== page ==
Bridegroom ran away on Wedding Day! Bride became a Saint! (Post No.7452)

Bridegroom ran away on Wedding Day! Bride became a Saint! (Post No.7452)


Post No.7452

Date uploaded in London – 13 January 2020

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Jainism has beautiful stories highlighting Ahimsa (non violence) and  sacrifice. They have women with exemplary character and one of them was Rajimati.

Hinduism appealed to Vedic believers.

Buddhism appealed to Kshatria warriors; and

Jainism appealed to Vaisya business community.

Here is a story of Saint Neminatha who was cousin of Lord Krishna, and lived probably around 3200 BCE. He was the 22nd Tirthankara and so must have lived before 6th century BCE. Mahavira, the 24th Tirthankara of Jainism was a contemporary of Buddha (sixth century BCE).

Chastity amongst women and faithfulness on the part of a wife towards her husband, even when the marriage rite has not taken place and she is only a ‘vaag dattaa’ – betrothed—is the highest ideal of Indian womanhood and Jainism made no exceptions.

An ideal woman of this type was Raajiimatii, the wife of the twenty second tirthankara Neminaatha, a cousin of Lord Krishna. When his marriage procession was on its way towards the marriage pavilion, Neminatha, the bridegroom saw a number of animals caged in a pen situated on the way. Upon enquiry he learnt that they were to be killed for serving the groom’s party with meat. Alarmed at the thought of impending large scale animal slaughter on his account, Neminatha immediately stopped it and turned his mind  away from this world, which involved such sins of killing and entered the life of a monk.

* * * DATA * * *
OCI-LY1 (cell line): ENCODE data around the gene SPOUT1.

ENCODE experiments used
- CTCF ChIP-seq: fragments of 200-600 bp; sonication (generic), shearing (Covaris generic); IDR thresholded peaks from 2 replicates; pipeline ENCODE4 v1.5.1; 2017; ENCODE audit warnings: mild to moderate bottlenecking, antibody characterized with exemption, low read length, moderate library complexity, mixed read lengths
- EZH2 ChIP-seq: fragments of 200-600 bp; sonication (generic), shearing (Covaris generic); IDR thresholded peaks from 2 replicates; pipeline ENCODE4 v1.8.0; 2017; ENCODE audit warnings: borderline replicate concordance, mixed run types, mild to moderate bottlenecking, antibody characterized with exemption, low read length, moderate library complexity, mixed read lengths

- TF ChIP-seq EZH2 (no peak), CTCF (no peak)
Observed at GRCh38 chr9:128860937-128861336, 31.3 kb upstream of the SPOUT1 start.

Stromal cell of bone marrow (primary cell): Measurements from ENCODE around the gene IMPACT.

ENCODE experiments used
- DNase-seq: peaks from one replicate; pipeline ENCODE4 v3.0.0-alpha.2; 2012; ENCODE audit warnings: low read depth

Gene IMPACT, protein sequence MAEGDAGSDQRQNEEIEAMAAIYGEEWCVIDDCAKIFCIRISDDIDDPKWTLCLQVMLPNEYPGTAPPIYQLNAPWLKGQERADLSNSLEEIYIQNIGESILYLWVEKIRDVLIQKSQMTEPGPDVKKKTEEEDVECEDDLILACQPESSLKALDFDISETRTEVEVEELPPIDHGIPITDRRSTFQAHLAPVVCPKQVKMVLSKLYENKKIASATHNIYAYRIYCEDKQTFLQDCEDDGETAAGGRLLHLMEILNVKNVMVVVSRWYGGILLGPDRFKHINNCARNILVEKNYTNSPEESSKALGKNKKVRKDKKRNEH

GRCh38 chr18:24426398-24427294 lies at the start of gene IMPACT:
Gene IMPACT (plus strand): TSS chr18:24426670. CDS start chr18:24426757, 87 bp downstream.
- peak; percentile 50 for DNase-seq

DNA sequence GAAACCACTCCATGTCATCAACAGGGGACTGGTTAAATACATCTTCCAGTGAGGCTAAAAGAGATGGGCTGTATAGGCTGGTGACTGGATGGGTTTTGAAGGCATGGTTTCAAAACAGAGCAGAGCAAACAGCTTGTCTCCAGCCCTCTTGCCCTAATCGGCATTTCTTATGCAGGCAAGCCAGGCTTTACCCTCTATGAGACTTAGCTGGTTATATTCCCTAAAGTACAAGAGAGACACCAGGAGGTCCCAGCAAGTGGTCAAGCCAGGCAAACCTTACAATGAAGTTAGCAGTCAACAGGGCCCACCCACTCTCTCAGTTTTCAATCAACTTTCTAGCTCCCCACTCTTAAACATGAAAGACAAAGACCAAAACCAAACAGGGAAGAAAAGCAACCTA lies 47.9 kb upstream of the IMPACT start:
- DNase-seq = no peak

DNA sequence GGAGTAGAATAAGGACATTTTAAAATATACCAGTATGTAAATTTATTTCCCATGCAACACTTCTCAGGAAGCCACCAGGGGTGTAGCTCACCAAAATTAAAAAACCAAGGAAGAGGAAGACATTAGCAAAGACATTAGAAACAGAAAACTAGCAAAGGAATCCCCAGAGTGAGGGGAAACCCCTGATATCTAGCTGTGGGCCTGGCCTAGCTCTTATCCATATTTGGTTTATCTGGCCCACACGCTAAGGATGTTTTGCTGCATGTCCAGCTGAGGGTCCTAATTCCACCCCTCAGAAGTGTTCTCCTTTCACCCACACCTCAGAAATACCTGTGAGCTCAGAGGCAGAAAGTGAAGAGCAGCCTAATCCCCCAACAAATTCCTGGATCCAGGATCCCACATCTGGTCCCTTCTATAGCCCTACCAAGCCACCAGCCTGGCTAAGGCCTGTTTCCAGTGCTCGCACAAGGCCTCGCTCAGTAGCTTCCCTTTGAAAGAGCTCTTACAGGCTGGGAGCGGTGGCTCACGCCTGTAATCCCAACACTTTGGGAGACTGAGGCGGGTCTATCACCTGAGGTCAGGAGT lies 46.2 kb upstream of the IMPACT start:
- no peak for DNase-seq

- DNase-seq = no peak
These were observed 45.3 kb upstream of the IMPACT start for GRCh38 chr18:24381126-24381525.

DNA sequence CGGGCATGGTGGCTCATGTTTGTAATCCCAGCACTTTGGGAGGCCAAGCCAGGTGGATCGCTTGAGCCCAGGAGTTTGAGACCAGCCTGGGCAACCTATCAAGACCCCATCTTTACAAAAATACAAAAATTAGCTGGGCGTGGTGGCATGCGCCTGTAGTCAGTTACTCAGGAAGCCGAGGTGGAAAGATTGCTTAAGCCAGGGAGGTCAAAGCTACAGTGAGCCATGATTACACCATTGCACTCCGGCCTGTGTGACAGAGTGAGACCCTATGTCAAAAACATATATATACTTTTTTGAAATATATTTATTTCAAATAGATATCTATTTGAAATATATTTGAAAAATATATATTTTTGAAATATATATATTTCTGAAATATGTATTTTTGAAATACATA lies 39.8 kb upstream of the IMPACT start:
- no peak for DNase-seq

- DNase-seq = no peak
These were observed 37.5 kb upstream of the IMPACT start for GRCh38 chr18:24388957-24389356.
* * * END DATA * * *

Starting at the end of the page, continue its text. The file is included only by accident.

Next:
Rajimati followed the footsteps of her husband  and joined the ascetic order. Once while Neminatha and his brother Rathanemi and Rajimati were practising penance on the same mountain – Girnar – Rathanemi lost self- control and was attracted towards his sister in law. But Rajimati  boldly resisted and baffled his attempts by telling him  that he was preparing to drink from the vomit of another.

The theme of Rathanemi and Rajimati   also forms the subject of a very old and beautiful ballad in the Jaina canonical text – Uttaraadhyayana Sutra– which shows from very early times she was held an ideal of chastity.

(Neminatha is revered and worshipped by the Jains  along with Mahavira and Parswanatha through out India. Neminatha has shrines in many places. In ancient Tamil Nadu the tallest statue was Neminatha in a village called Tirumalai. It is 52 feet tall)

WE must include such stories in School syllabus and encourage students to do more research into the historicity of all religious personalities.

Let us salute  the great Saints Neminatha and Rajimati!

Source book – Great Women of India, Advaita Ashrama, Mayavati, 1953

Tags – Neminatha, Rajimati, Jain woman, Ahimsa